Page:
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What is the lingua franca of Egypt?
A lingua franca is a widely known language, generally used when speakers of two other languages want to communicate. For example a speaker of Arabic may talk to a speaker of… Japanese by both of them using English as a lingua franca.
German and Mandarin
Yes, for many parts of the world it is.
A global language used by nonnative speakers in order to still participate intelligently in the areas of, and not limited to finance, politics and science without having compl…ete comprehension of the entire English language. English as a lingua franca is suggested in its use because in the areas of globalization, most, not all, but most countries are able to understand and communicate with some limited English. It was therefore derived as a separate language that is different than English and is taught entirely to nonnative English speakers.
The English language has unmistakably achieved status as the world's lingua franca through globalization. English is now the official or dominant language for two billion peop…le in at least 75 countries. According to the British Council, speakers of English as a second language probably outnumber those who speak it as a first language, and around 750 million people are believed to speak English as a foreign language. English is the most common language to communicate scientific, technological, academic, and international trade information. English is clearly the world's lingua franca, but how did it get that way? Part of the reason is the feedback loop driving its history - a dynamic which may serve to illustrate how globalization often is the result of a natural course of events: before English infiltrated the world, many of the world's languages infiltrated English.
The first lingua franca--seen from a European perspective--was Latin.
In most of North Africa, it is Arabic and/or French. In East Africa, is it mostly Swahili and Arabic. In the rest of Africa, the most common lingua francas are French, Portug…uese, and English.
Negative Aspects As remarked above, empires do not usually take much interest in foreign cultures, and the United States is no exception. Most Americans only watch their own f…ilms, listen to their own music, read their own books. This natural feature of empires has been reinforced in the case of America by cultural characteristics inherited from a British tradition of insularity and wariness of anything foreign dating back to the Middle-Ages. English-speaking cultures are essentially self-centred even though a minority is certainly open to the rest of the world. As a result, Anglophones tend to think that they are the norm, that the way they do things is natural, universal, implicitly better, and this gives the hegemony of English a colonial flavour. Albert Memmi's descriptions of the colonised and the coloniser's mindsets are surprisingly valid in the present situation. The world seems to have has accepted the cultural, economic and political domination of the US. Even though it might arguably be better to be dominated by the US rather than by any other country, domination is intrinsically unpleasant and dangerous. America is certainly not a benign country, and the capital-friendly neo-conservative views circulated worldwide by some English-speaking media, e.g. so-called "independent" news networks such as CNN and Fox News and self-styled "quality" magazines such as the UK's The Economist, are certainly ethically questionable, not to say downright evil. Then again, other countries are no better. There are other examples of very negative cultural domination and we shall now examine the situation in the field of academic research. 2.1 Research English-language bibliographies, especially in such fields as linguistics, philosophy of language, cognitive psychology, artificial intelligence, didactics, etc. hardly ever mention foreign authors, particularly when their work has been published in another language. As a result foreign views are hardly present in English-language academic articles. This would not be a problem if other languages were also used in academic articles in other countries, as was the case a few decades ago. If such articles offered better views and solutions, English-speaking researchers would eventually have to take them into account, even if they were written in another language, or gradually slip into irrelevance. In the present situation, foreign views are ignored, even quite often when they have actually been published in English, as most non-native scholars very well know. Nevertheless, authors then will write in English in order to have a chance to be published in English-language journals, and this has had some unfortunate consequences. Writing in a foreign language is not as easy as in one's own and ideas may not receive optimal expression. Also, if the author's proficiency is low, papers may not even be given full attention. As a consequence native speakers of English certainly enjoy an unfair advantage. Furthermore, authors have to conform to Anglophone norms, both on the presentational and content levels. All of this leads to lack of competition and comforts Anglophone theories even if they actually need a challenge. For example, American cognitive linguistics is ubiquitous even though its philosophical foundations are dubious and deserve at least some debate. It would not be so bad if native English-speaking researchers massively read other languages: they would then be able to circulate original non-English views through their publications. But empires do not learn foreign tongues. On the whole, the domination of English in academic publications has had more disadvantages than advantages for non English-speaking research. Unchallenged Anglophone views are too often uncritically adopted and researchers sometimes neglect their own perfectly valid traditions. This may result in producing second-rate copycat research. Also, it has happened that the publication of original research submitted to American journals was postponed while the reviewers redid the experiments and published results under their own names. The time may have come to reduce the dominance of English in academic journals and to favour local languages. International communication might be a bit more difficult, but the quality might improve. Most linguists probably remember the heyday of Danish linguistics in the first half of the 20th century, when Louis Hjelmslev and other great linguists created the Cercle linguistique de Copenhague. They sometimes published in French and in English, but most of their papers were in Danish and nevertheless achieved worldwide fame and admiration. Nowadays, in Denmark, all linguistics journals are in English and the influence of Danish linguistics has all but dwindled. 2.2 Threat to Local Languages Does English pose a threat to local languages? It certainly does. In the countries where higher education is done in another language than the local one, the educated end up being unable to express what they think and know in their mother tongue. When this happens, the end is nigh. The use of the local language then tends to be restricted to everyday life while the vehicular language of education becomes the language of work and study. The situation slips out of control when the vehicular replaces local languages in primary and secondary schools, and this is already happening under our very noses: educated and well-off people in many places send their children to all-English schools for the élite. But what is good for the élite is usually desirable for other people too, and this may produce a social demand for all-English schools for everyone. Local languages then run the risk of being dropped altogether and disappearing. This is the sad fate suffered by many regional languages in Europe and elsewhere. A language is safe as long as parents use it with their children and they do this as long as it is able to express what they think and know. It becomes extinct when a generation or two feels it has stopped being useful and might even be a handicap for their children. They then tend to use another language. This is what happened to this author's mother tongue, Alsatian, a Germanic dialect spoken in Alsace, a region of France. Our generation was educated in French and when we left university we were unable to express our newly-acquired knowledge in Alsatian. We stopped using Alsatian with our children and we used French instead because we felt French was the language of success and that Alsatian would only be a hindrance. This might also happen in Tanzania in a generation or two, as discussed above. Swahili might be the kiss of death for most other local languages.  Such a cultural behaviour is known as provincialism.  Readers interested in a critical view on cognitivism may, for example, refer to Frath 2004, 2005, 2007. For a critique of Neo-Darwinism and cognitivism, see François Rastier (forthcoming).  See Durand 2009 for example.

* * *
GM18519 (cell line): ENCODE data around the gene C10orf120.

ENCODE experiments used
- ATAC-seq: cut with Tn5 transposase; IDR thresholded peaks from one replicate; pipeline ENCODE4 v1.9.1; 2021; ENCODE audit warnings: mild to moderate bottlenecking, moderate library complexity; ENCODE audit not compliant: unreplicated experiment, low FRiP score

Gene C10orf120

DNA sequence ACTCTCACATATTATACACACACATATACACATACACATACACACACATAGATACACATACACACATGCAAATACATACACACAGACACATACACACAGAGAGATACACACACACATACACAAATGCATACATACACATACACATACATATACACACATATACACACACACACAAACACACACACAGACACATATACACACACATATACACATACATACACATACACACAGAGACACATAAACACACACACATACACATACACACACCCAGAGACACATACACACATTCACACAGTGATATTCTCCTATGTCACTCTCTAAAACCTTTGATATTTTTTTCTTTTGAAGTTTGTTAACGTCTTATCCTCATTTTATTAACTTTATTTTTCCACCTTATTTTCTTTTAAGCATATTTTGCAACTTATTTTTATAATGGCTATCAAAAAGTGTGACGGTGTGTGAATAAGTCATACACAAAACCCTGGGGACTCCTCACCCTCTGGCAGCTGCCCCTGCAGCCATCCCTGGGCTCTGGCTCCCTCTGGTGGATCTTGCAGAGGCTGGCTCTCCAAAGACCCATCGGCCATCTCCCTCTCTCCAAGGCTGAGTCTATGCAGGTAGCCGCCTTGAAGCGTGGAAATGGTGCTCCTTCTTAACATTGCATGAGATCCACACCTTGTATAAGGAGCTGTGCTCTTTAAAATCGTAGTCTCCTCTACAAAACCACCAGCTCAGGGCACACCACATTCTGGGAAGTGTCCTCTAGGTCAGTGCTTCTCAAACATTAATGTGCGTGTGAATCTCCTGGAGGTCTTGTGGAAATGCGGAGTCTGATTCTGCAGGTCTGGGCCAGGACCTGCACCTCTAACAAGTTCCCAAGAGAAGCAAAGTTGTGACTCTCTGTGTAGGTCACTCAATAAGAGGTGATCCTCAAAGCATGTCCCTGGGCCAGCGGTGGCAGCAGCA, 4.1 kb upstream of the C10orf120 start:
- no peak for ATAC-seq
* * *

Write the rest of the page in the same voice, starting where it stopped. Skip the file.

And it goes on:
Well, for one, a lingua franca enables one language to be dominant--to some extent--over the other languages. Following that line of reasoning, that language will also get som…e cultural dominance over the others. That's one of the reasons Esperanto was invented--it enabled trade without having a culture to back it up.
Swahili has been a lingua franca in East and Central Africa for a thousand years and more. A lthough it's a second language to most Tanzanians and Kenyans, it has the status o…f national language, so it's not really a lingua franca anymore. It's also an official language of the Demcratic Republic of Congo, where it is the first language of almost everyone in the east, from Lubumbashi in the south to Lake Kivu in the north. It was brought to the Congo by Arab and Swahili slave-traders in the 19th Century. In the enormous disruption of peoples and cultures that was caused by the slave trade, Swahili replaced local tribal languages as a first language.
The predominant world lingua franca is English.
It's importance in the development of the East African nations cannot be overstated. It enabled Tanzania to become a unified nation from Tanganyika's independence in 1961, and… was the foundation for unification with Zanzibar in 1964. It has for 90-plus years been important to the East African community, which has historically included Tanganyika and Zanzibar (now Tanzania), Kenya, and Uganda. The three are now joined by Rwanda and Burundi in the East African community. Nowadays it not so much a lingua franca among countries; it is a national language for three countries that is also widely used in neighboring countries: Tanzania, Kenya, and Congo (where it's one of five national languages, including French; Congo probably has more native-speakers of Swahili than even Tanzanai).
The lingua franca of India and Pakistan is Urdu/Hindi.
The lingua franca of Pakistan is Urdu.
A lingua franca is a common language that is used for communication between people of different languages and cultures. Lingua Franca is not a country, nor it is it located i…n any specific countries.
Yes, Swahili is used as a lingua franca in much of Eastern Africa and is an official language of 5 countries.